• Steve Sabella, Works 1997-2014, Hatje Cantz, Ostfildern (2014); edited by Hubertus von Amelunxen.[7]
  • Gordon Matta-Clark, Moment to Moment: Space, Verlag für Moderne Kunst, Nürnberg; co-edited with Angela Lammert and Philip Ursprung (2012).[8]
  • Elger Esser, Nocturnes à Giverny. Claude Monet's Garden, Schirmer/Mosel Verlag, Munich (2012); with an essay by Hubertus von Amelunxen.[9]
  • Iannis Xenakis, Kontrolle und Zufall, Akademie der Künste, Berlin (2011); co-edited with Angela Lammert.[10]
  • Cy Twombly, Photographs III. 1951-2010 (2011); with an essay by Hubertus von Amelunxen.[11]
  • Photography and Disaster. Collected Essays, University of Disaster Series, Atropos Press, New York/Dresden (2010).
  • Paul Virilio, Grey Ecology, University of Disaster Series, Atropos Press, New York/Dresden (2009); edited by Hubertus von Amelunxen.[12]
  • Notation. Kalkül und Form in den Künsten, Akademie der Künste, Berlin (2008); co-edited with Dieter Appelt and Peter Weibel.[13]
  • Naoya Hatakeyama, Scales, Nazraeli Press, Portland (2007); with an essay by Hubertus von Amelunxen.[14]
  • Petra Wittmar, Medebach, Steidl & SK Stiftung Kultur, Cologne (2007); with an essay by Hubertus von Amelunxen.[15]
  • Victor Burgin, Voyage to Italy, HatjeCantz, Stuttgart (2006); co-edited with Thomas Zander.[16]
  • Dieter Appelt, Forth Bridge. Cinema. Metric Space, Canadian Centre for Architecture, Montréal (2005).[17]
  • Alain Paiement, Tangent e, Lars Müller Publishers & Canadian Centre for Architecture, Zürich/Montréal (2003).[18]
  • Jean-Philippe Reverdot, "Bilan provisoire. Photographies 1983-1999", Marval, Paris (2001).[19]
  • Gegenwartsbildung / Present Formations, Schriftenreihe der Muthesius-Hochschule "Gestalt und Diskurs", vol. 2, Kiel (2001); co-edited with Antje Krause-Wahl.[20]
  • Photo- und Konzeptkunst am Bau. Unter den Linden 50. Ein Projekt für den Deutschen Bundestag Berlin, AWF Verlag, Heidelberg (2000); co-edited with Hans-Werner Schmidt.[21]
  • Architecture of Zaha Hadid in Photographs by Hélène Binet, Lars Müller Publishers, Baden (2000); with an essay by Hubertus von Amelunxen.[22]
  • Theorie der Fotografie i-IV. 1980-1995, Schirmer/Mosel, Munich (2000); co-edited with Wolfgang Kemp.[23]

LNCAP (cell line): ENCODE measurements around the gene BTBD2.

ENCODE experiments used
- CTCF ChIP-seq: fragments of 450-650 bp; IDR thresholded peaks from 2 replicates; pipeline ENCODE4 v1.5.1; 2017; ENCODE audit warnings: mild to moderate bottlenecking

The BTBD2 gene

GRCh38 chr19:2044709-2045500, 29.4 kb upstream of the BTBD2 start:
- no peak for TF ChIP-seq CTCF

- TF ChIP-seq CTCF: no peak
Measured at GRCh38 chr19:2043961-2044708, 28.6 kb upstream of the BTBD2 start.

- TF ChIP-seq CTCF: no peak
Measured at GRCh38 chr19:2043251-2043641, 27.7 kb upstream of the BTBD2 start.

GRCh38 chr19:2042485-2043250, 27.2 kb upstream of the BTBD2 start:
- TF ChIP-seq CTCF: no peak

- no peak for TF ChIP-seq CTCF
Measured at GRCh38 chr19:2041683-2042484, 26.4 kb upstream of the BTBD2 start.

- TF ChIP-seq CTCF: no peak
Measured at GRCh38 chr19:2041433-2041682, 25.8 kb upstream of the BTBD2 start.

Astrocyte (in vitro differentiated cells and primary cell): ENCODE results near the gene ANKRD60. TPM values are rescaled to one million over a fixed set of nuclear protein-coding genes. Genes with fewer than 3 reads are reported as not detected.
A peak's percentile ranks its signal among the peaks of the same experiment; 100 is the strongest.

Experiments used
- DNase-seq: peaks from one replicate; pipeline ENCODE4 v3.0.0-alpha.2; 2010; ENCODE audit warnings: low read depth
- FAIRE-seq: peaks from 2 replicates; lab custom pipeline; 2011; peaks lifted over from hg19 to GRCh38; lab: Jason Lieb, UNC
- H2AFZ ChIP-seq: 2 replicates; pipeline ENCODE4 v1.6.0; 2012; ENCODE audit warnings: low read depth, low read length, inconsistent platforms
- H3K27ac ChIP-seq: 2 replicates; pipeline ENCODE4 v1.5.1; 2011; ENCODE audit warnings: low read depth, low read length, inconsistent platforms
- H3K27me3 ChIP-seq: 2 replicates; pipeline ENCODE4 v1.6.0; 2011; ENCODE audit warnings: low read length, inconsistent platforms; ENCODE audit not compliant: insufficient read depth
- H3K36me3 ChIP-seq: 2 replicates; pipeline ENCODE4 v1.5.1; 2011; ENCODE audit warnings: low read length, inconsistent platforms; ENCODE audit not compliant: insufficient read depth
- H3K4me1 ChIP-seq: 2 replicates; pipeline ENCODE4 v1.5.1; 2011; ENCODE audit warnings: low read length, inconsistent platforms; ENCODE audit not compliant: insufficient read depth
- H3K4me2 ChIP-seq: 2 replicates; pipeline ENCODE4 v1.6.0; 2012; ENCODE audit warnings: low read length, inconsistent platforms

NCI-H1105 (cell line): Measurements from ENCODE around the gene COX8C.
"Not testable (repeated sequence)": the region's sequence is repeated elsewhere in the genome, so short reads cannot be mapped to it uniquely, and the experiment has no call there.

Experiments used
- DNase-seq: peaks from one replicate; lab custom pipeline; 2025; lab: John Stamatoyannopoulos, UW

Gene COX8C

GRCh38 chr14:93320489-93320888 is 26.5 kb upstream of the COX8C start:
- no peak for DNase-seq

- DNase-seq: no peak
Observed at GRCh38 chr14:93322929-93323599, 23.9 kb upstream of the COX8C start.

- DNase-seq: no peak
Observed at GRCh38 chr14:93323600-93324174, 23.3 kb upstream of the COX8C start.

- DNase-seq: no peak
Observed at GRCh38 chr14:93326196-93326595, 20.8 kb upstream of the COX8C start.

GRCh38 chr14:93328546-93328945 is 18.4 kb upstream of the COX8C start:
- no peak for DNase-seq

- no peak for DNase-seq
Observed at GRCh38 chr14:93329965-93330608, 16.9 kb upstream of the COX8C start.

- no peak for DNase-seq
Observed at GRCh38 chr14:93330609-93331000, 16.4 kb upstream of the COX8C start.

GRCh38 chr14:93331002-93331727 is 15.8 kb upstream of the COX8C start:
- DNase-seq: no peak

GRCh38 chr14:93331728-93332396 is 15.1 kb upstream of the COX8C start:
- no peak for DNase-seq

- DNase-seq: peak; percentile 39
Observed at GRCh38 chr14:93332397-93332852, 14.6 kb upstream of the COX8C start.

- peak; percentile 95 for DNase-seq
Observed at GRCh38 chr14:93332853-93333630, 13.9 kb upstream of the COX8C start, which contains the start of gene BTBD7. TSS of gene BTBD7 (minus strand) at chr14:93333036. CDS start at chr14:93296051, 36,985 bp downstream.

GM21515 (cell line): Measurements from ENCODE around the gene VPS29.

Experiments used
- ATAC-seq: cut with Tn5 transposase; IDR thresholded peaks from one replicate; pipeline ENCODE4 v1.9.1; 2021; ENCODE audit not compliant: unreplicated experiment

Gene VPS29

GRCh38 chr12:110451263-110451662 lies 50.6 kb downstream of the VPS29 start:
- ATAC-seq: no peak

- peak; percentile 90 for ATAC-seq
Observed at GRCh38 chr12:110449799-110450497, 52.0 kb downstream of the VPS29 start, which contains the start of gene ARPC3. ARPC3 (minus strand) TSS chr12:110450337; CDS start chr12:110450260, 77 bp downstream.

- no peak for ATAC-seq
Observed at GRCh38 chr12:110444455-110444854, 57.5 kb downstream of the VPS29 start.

• Tomorrow For Ever. Architektur/Zeit/Photographie, DuMont, Cologne (1999); co-edited with Carl Aigner and Walter Smerling.[24]
  • Andreas Müller-Pohle, Interfaces. Foto + Video. 1977–1999, European Photography, Göttingen (1999); edited by Hubertus von Amelunxen.[25]
  • Artfiction. Junge Kunst aus Italien, Kiel Stadtgalerie im Kulturviertel/Sophienhof Kiel, Kiel (1998); co-edited with Knut Nievers and Edoardo DiMauro.[26]
  • Photography after Photography. Memory and Representation in the Digital Age, G+B Arts, New York (1997); co-edited with Stefan Iglhaut and Florian Rötzer.[27]
  • Les lieux du non-lieu. L'état des choses dans la photographie française contemporaine, Verlag der Kunst, Dresden (1997); co-edited with Ulrich Pohlmann.[28]
  • Fotografie nach der Fotografie, Verlag der Kunst, Berlin (1995); co-edited with Stefan Iglhaut and Florian Rötzer.[29]
  • Allegorie und Photographie. Untersuchungen zur französischen Literatur des 19. Jahrhunderts, University of Mannheim (1992); doctoral dissertation.[30]
  • Zhang Hai'er, Fotografien aus China. 1986-1989, Edition Braus, Heidelberg (1990); co-edited with Barbara Kunzendorf-Hohenadl.[31]
  • Television/Revolution. Das Ultimatum des Bildes. Rumänien im Dezember 1989, Jonas, Marburg (1990); co-edited with Andrei Ujica.[32]
  • Die aufgehobene Zeit. Die Erfindung der Photographie durch William Henry Fox Talbot, Nishen, Berlin (1988).[33][34]

Exhibitions[edit]

Academic initiatives[edit]

  • Cinéma, Interactivité, Société / Cinema, Interactivity, Society. First Biennale Figures of Interactivity, Poitiers, France (2008).[54]
  • Workshop Vitra, Domaine de Boisbuchet; together with Richard McGuire (2008).
  • Co-responsible for the international congress config.art for Documenta 10, Kassel (1997).[55]

Personal life[edit]